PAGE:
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Legislation to Senate Labor and Industry Committee This Week

OfficerHouse Bill 976 (Fleck) was referred to the Senate Labor and Industry Committee on Feb. 14.

The bill would provide standards to protect the rights of correctional officers during certain investigations by the Department of Corrections, including rights during interrogations and protection of employment, pay and benefits. A bargaining agreement, if stronger, would supersede these rights for an officer who is a union member. However, a bargaining agreement would not reduce these rights.

HB 976 was amended n the House floor to remove emergency suspensions from the bill and
provide that the suspension of a correctional officer must be in accordance with provisions of the State Civil Service Act, except as follows:

(1) No suspension based on an internal investigation may last more than 60 days from the date of the suspension.

(2) Written notice of suspension must be provided to the CO no later than five working days after the date of suspension.

(3) A CO's medical benefits and insurance must continue during the period of suspension.

The bill passed the House Feb. 5 by a vote of 179-0.

Chickie & Dimed

You know by now that I am fighting to increase Pennsylvania’s minimum and tipped wages to at least $9 an hour and 70 percent of the regular minimum because our hardworking friends and neighbors need it to escape the label of “working poor.” We also need to do this because history has proven that increases in the base wage rate helplocal and state economies.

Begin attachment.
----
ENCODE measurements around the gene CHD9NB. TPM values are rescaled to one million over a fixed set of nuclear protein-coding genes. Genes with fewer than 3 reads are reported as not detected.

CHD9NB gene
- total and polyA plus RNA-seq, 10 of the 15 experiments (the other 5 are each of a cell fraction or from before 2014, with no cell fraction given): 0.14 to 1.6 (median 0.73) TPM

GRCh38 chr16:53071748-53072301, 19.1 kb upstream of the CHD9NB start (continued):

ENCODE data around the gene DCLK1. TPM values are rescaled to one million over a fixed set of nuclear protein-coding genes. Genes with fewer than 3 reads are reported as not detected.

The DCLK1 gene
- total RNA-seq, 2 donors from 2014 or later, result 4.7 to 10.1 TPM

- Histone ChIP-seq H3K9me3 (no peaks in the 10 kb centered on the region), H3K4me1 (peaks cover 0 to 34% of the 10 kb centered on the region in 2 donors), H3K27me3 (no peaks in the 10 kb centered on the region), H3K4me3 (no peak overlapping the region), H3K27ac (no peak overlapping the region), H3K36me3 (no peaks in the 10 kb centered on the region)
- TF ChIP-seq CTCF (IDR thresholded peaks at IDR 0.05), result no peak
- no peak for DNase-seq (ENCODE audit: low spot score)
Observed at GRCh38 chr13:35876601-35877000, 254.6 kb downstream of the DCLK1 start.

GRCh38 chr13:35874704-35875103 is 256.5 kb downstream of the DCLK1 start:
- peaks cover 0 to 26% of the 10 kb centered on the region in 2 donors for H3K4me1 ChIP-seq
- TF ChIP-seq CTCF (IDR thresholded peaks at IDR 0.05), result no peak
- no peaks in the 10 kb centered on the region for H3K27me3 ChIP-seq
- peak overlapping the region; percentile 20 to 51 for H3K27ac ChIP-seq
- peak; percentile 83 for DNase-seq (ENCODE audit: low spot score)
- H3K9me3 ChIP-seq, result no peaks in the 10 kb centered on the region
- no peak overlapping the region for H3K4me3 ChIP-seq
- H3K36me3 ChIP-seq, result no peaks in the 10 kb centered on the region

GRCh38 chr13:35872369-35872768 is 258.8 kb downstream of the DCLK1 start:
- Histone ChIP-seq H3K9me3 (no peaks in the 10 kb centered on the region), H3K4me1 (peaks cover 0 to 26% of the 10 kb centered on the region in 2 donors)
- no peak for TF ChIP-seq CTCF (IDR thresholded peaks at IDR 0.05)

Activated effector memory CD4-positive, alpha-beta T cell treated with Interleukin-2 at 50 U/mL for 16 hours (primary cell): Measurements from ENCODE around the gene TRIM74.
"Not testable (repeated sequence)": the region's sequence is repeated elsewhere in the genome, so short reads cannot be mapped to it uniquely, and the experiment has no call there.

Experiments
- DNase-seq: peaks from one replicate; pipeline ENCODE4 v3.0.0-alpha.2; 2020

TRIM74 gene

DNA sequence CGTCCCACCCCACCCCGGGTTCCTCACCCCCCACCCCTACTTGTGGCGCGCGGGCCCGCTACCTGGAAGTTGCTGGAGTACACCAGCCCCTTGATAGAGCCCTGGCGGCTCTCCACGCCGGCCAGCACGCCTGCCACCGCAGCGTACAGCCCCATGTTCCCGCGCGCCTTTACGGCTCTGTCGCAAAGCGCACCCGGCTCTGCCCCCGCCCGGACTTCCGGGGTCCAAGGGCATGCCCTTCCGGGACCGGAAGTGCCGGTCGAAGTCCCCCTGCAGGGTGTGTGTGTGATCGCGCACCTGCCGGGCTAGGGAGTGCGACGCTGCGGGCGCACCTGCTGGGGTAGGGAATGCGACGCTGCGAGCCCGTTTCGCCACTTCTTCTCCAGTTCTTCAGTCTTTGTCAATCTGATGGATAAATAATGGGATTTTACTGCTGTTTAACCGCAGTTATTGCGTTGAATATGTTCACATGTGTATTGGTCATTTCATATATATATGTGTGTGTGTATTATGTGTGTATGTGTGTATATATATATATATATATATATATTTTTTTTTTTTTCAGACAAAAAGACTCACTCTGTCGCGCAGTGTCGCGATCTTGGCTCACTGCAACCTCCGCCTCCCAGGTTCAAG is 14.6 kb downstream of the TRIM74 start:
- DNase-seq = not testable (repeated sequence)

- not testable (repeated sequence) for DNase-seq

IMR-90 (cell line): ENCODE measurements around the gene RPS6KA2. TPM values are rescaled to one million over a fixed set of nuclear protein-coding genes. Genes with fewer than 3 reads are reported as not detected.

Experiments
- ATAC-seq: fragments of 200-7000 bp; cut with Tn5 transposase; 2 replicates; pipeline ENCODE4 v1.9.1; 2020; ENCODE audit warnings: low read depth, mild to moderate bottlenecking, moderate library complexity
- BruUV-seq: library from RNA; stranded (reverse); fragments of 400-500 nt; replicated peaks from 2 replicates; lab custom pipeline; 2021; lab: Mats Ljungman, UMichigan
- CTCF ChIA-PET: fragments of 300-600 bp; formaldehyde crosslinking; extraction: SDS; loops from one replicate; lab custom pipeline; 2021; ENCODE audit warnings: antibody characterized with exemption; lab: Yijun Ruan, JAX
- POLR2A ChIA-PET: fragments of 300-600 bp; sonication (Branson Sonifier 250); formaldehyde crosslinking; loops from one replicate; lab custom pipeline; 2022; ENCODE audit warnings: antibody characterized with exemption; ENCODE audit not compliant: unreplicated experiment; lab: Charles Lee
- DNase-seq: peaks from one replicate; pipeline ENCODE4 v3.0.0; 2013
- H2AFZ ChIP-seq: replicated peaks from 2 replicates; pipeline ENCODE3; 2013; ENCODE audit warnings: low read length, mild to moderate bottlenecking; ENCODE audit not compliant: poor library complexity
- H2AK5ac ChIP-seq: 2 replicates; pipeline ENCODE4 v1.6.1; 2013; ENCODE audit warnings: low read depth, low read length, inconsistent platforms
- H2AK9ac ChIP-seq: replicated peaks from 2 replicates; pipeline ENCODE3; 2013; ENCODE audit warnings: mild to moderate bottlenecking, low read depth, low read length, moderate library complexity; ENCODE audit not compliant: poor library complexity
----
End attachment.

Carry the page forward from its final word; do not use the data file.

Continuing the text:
ServerBut to read in the newspaper on Thursday that a popular Philadelphia sports bar wasn’t even paying its employees the full tipped minimum wage rate of $2.83 and was taking a percentage of the tips they earned … is beyond belief.

However, the case of Chickie & Pete’s is proof positive of why Pennsylvania MUST approve Senate Bill 1099 to increase the base wage for workers who depend on the generosity of bar and restaurant patrons to make a living.

It's also important to raise the tipped wage because its purchasing power has declined 28 percent since it was last raised to $2.83 in 1998.

It is a tragic commentary that any business would deny pay, even a small percentage of pay, to a man or woman who earned it themselves.

Chickie & Pete’s $8.52 million settlement with the U.S. Department of Labor will mean back wages of nearly $5,900 for 1,159 employees and almost $19,000 for 90 C&P workers who filed federal lawsuits against the company.

It’s a just resolution and I am sure it will teach the company a lesson, as I hope it will open the eyes of other companies that might be doing the same thing.

A rising tide lifts all boats, but not if some boat owners are poking holes in some of the boats.

Let’s adopt SB 1099 and SB 855, my bills to increase the tipped wage and minimum wage, respectively.

Minimum Wage Progress

The lack of urgency in approving increases in the minimum wage in Pennsylvania is more remarkable given the growing list of major companies that are acting to raise their hourly rates themselves.

MoneyGap, the company that sells $70 jeans and other trendy clothing, joined Costco and Whole Foods this week in deciding to voluntarily increase its minimum wage. Gap said it will up its base to $9 an hour this year and $10 an hour next year.